Your credit score determines everything from the type of loan you qualify for to your interest rate on that loan. Itís no secret having a good credit score can make your life easier. The problem is, maintaining a strong score can be a challenge. After all, something as simple as a few missed credit card payments can drastically lower your score.
Chances are, your score will fluctuate throughout your life. But thereís good news. Regardless of how low your score is, there are ways you can boost it. In this article, we highlight six tips to help improve your credit score.
When was the last time you reviewed your credit report? If itís been a while, you should consider taking another look. Credit reports provide a detailed look at your credit score and the factors contributing to it. Your report will show whether you have a history of late payments or whether any bills have been sent to collections. It will list the number of credit lines you have open and more.
Keep in mind, credit reports can be inaccurate. There might be false information in your report that could be impacting your score. By reviewing your credit report on a regular basis, you have a better chance of finding errors and reporting them.
Most of us know the importance of a good credit score. But fewer of us understand what makes up a credit score. There are five specific factors credit bureaus use to calculate this score, and each factor makes up a certain percentage:
- Payment history (35%)
- Credit utilization (30%)
- Length of credit history (15%)
- Credit mix (10%)
- New credit inquiries (10%)
Payment history is exactly what it sounds like ó how well you pay your bills. Credit utilization is the amount of credit used out of the credit you have available. Credit history length refers to the length of time youíve had your credit accounts open. Your credit mix involves your different types of credit (e.g., car loans, credit cards, student loans). Credit inquiries take place whenever you apply for a new credit account; the more inquiries, the more they ding your score.
By understanding what makes up your score, you can focus on the factors bringing your score down. For instance, payment history makes up the largest percentage of your score: 35%. If your credit report shows your payment history is less than stellar, improving it is a good place to start.
One of the best ways to improve your credit score is by using a credit card. Trouble is, itís difficult to get approved for a credit card if you have bad credit. Ironic, isnít it? Thankfully, there are credit card options specifically designed for individuals who either donít have a credit score or have a poor one.
A secured credit card is similar to a traditional credit card, except it requires a deposit. The deposit is usually equivalent to the credit limit. This deposit works as a safeguard in the event you stop making payments. As with traditional credit cards, as long as you keep your secured credit card account in good standing, your score should improve.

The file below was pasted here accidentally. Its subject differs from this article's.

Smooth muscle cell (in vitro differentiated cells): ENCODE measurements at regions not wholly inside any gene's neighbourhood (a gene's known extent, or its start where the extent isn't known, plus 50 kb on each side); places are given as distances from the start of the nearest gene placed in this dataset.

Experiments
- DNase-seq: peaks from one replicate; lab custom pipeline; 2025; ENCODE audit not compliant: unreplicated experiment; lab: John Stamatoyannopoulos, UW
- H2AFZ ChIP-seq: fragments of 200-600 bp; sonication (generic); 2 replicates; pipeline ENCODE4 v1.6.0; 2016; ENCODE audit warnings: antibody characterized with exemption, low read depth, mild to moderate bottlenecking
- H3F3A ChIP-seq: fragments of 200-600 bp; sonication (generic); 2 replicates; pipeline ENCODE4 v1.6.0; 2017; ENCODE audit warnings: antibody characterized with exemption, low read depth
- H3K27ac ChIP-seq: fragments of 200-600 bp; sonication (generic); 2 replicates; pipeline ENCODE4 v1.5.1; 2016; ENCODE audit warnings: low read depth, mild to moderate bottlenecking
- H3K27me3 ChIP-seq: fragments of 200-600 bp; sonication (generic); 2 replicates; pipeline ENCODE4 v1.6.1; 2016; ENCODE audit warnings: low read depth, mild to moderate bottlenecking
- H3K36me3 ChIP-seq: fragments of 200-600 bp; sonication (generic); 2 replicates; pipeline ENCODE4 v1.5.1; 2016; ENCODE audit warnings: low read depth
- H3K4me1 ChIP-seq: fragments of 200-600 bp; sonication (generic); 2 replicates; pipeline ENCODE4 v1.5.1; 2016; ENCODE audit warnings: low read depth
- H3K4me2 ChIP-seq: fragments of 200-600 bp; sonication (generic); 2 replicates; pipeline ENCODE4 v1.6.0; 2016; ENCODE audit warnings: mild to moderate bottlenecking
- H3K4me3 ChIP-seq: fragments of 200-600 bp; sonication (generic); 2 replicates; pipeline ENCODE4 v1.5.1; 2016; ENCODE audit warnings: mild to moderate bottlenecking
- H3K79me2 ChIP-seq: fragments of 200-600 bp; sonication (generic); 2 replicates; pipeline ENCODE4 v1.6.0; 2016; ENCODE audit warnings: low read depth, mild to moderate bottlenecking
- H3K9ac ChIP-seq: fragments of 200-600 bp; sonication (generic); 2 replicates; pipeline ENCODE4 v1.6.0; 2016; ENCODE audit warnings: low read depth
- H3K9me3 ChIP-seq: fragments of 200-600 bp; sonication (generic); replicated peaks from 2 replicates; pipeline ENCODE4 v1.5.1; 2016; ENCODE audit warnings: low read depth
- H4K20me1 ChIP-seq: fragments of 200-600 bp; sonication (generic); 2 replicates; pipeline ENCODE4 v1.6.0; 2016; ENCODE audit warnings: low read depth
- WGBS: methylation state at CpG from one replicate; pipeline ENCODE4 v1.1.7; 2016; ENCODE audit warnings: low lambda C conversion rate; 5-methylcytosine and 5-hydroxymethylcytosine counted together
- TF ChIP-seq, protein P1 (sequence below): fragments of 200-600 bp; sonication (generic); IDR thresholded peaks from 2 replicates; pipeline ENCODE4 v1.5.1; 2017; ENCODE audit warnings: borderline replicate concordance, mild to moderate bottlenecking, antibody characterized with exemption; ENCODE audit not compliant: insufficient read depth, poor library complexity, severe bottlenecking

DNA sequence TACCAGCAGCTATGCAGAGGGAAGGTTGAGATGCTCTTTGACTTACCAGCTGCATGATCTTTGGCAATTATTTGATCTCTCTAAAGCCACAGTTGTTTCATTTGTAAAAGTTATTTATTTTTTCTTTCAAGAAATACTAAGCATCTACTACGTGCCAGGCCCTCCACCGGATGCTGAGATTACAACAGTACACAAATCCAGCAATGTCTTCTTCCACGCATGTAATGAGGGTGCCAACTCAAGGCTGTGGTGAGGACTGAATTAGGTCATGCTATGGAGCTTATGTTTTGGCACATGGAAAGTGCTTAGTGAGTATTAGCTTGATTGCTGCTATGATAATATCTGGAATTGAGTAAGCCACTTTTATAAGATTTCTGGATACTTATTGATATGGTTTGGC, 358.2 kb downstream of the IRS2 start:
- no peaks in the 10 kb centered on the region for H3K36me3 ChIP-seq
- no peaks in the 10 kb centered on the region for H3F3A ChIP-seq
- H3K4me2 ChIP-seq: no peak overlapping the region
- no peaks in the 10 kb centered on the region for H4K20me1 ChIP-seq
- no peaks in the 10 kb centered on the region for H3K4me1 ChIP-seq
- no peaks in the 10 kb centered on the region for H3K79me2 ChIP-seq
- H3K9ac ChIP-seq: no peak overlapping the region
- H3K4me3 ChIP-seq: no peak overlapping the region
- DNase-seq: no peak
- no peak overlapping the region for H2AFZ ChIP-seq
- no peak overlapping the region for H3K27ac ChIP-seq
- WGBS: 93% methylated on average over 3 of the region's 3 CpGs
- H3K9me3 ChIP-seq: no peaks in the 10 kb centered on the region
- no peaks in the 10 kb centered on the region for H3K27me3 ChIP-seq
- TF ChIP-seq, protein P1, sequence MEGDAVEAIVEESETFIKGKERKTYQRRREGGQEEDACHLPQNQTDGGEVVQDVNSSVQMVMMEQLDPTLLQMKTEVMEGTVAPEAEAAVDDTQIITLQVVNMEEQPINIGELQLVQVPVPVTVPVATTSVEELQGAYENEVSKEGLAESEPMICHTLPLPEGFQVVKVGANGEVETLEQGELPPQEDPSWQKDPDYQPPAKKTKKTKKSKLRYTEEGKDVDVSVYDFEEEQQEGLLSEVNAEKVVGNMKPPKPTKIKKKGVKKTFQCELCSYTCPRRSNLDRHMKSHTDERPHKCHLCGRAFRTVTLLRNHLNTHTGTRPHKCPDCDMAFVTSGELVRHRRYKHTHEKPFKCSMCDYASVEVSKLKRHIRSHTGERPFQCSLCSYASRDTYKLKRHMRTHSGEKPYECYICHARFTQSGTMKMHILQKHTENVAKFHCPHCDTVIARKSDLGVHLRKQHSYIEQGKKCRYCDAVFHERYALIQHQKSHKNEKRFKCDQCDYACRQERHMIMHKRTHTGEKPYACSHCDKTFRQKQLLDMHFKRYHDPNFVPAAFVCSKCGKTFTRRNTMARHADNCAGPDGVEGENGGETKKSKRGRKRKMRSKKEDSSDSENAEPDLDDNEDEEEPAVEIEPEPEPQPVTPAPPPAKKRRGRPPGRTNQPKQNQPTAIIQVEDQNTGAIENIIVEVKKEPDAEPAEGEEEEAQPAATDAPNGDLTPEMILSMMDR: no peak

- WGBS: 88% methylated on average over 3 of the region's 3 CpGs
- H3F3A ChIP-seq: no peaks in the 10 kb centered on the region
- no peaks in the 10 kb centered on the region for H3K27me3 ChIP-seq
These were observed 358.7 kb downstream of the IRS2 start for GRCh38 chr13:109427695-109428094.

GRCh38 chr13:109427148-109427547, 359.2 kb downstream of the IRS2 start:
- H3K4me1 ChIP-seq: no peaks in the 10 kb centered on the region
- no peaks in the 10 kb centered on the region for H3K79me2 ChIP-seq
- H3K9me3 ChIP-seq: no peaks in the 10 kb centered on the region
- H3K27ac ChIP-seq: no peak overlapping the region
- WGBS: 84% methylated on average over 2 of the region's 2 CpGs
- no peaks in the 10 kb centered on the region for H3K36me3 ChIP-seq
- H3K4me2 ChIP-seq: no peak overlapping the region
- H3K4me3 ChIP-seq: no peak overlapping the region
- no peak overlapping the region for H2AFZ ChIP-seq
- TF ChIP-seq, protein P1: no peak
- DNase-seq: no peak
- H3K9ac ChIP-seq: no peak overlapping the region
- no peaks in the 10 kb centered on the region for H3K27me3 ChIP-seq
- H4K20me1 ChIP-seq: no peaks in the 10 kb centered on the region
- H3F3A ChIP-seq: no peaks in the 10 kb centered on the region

As mentioned above, your credit usage (aka credit utilization ratio) is one of the biggest factors in determining a credit score. The less of your available credit youíre using, the better. In fact, according to financial experts, you should keep your credit utilization ratio below 30%.
To calculate your credit utilization ratio, divide your outstanding balances by your total available credit. To get the percentage, multiply that number by 100. For instance, letís say you have one credit card balance of $5,000, and your total credit limit is $20,000. Divide the two and then multiply that number by 100. Your credit utilization ratio is 25%.
One of the easiest ways to keep your credit utilization low is to completely pay off your credit card balance each month. If you can only pay the minimum each month, then make sure you donít spend too much of your credit limit.
Sure, you need to use your credit card to improve your credit score. That doesnít mean you should go crazy and open scads of new credit card accounts, though. In fact, you should avoid doing so because every time you open a new account, youíre subject to a hard inquiry.
A hard inquiry is when a credit card issuer or other lender requests to review your credit report. Simply requesting this report lowers your score. One hard inquiry probably wonít make too much difference, but you should avoid multiple hard inquiries in a short time frame.
Instead of closing old accounts and opening new lines of credit, keep open the lines you have now. Remember, the length of time youíve had credit accounts open makes up 15% of your score. That means the older a credit account is, the better. So donít close existing accounts (even if youíre not using them) in an attempt to boost your score.
Letís be honest, monitoring your credit score can be stressful and time-consuming. Yet keeping track of your score is crucial. After all, how can you know your score is improving if you donít regularly check it? You canít.
Consider working with a credit monitoring service so you donít have to keep track manually. These services will keep an eye on your credit history over time and make a note of any new accounts. If thereís new activity or changes on your report, these services will let you know. While these services canít necessarily stop your identity from being stolen, youíll be able to catch any fraudulent activity sooner.
Credit Karma is a well-known credit monitoring service. This free service keeps track of your score and sends you alerts from TransUnion and Equifax. Credit Karma will let you know where your score stands, and whether itís good or bad.
Improving your credit score will take time, but donít give up. By following the tips above and making changes to how you spend and budget your money, your score will eventually improve.